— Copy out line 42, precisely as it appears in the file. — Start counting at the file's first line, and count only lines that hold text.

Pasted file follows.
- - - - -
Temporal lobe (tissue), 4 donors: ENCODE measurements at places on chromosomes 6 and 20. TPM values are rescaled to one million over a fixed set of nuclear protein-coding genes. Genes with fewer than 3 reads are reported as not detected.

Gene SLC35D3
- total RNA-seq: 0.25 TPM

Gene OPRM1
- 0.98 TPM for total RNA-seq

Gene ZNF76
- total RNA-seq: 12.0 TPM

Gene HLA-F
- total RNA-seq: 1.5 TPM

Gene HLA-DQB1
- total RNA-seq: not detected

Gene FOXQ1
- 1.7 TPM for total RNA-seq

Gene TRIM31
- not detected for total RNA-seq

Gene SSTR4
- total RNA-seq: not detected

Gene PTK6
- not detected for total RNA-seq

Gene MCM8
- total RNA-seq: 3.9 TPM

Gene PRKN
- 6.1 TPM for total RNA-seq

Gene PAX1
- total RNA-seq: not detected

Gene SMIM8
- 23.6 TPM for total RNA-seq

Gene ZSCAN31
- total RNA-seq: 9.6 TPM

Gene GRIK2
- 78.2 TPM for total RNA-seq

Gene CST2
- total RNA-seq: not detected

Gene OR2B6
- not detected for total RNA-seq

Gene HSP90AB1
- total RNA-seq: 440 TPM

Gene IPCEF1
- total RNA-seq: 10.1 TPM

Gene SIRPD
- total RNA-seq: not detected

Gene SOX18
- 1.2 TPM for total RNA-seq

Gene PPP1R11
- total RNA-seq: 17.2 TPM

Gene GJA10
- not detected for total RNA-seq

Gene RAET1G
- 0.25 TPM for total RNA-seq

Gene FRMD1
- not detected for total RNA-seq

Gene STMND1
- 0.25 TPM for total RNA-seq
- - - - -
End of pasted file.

Gene SOX18